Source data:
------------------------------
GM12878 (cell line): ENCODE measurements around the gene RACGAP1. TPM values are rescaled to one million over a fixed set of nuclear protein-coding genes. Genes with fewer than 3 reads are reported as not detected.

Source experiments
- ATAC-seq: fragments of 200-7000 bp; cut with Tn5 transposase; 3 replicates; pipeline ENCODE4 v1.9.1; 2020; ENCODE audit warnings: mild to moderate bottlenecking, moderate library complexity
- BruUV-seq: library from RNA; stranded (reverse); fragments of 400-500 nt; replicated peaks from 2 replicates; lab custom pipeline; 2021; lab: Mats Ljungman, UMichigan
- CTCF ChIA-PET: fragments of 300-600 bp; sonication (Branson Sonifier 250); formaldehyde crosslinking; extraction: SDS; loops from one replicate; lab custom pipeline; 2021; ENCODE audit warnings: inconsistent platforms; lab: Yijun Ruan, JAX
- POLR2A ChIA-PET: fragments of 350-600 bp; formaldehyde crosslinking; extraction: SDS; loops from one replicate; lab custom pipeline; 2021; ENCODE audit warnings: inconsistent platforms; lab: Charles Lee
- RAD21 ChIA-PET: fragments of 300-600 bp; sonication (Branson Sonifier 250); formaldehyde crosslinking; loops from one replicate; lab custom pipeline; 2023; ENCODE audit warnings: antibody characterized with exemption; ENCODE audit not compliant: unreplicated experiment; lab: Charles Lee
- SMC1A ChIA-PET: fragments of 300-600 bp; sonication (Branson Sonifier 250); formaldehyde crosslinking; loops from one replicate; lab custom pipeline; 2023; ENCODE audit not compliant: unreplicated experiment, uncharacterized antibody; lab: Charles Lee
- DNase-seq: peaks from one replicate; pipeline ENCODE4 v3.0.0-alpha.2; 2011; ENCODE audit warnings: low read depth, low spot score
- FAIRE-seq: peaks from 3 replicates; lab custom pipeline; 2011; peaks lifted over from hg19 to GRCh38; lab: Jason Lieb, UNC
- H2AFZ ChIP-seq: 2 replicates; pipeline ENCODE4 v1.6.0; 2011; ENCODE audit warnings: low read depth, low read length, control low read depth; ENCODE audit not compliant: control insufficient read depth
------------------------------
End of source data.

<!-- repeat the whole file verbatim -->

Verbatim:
GM12878 (cell line): ENCODE measurements around the gene RACGAP1. TPM values are rescaled to one million over a fixed set of nuclear protein-coding genes. Genes with fewer than 3 reads are reported as not detected.

Source experiments
- ATAC-seq: fragments of 200-7000 bp; cut with Tn5 transposase; 3 replicates; pipeline ENCODE4 v1.9.1; 2020; ENCODE audit warnings: mild to moderate bottlenecking, moderate library complexity
- BruUV-seq: library from RNA; stranded (reverse); fragments of 400-500 nt; replicated peaks from 2 replicates; lab custom pipeline; 2021; lab: Mats Ljungman, UMichigan
- CTCF ChIA-PET: fragments of 300-600 bp; sonication (Branson Sonifier 250); formaldehyde crosslinking; extraction: SDS; loops from one replicate; lab custom pipeline; 2021; ENCODE audit warnings: inconsistent platforms; lab: Yijun Ruan, JAX
- POLR2A ChIA-PET: fragments of 350-600 bp; formaldehyde crosslinking; extraction: SDS; loops from one replicate; lab custom pipeline; 2021; ENCODE audit warnings: inconsistent platforms; lab: Charles Lee
- RAD21 ChIA-PET: fragments of 300-600 bp; sonication (Branson Sonifier 250); formaldehyde crosslinking; loops from one replicate; lab custom pipeline; 2023; ENCODE audit warnings: antibody characterized with exemption; ENCODE audit not compliant: unreplicated experiment; lab: Charles Lee
- SMC1A ChIA-PET: fragments of 300-600 bp; sonication (Branson Sonifier 250); formaldehyde crosslinking; loops from one replicate; lab custom pipeline; 2023; ENCODE audit not compliant: unreplicated experiment, uncharacterized antibody; lab: Charles Lee
- DNase-seq: peaks from one replicate; pipeline ENCODE4 v3.0.0-alpha.2; 2011; ENCODE audit warnings: low read depth, low spot score
- FAIRE-seq: peaks from 3 replicates; lab custom pipeline; 2011; peaks lifted over from hg19 to GRCh38; lab: Jason Lieb, UNC
- H2AFZ ChIP-seq: 2 replicates; pipeline ENCODE4 v1.6.0; 2011; ENCODE audit warnings: low read depth, low read length, control low read depth; ENCODE audit not compliant: control insufficient read depth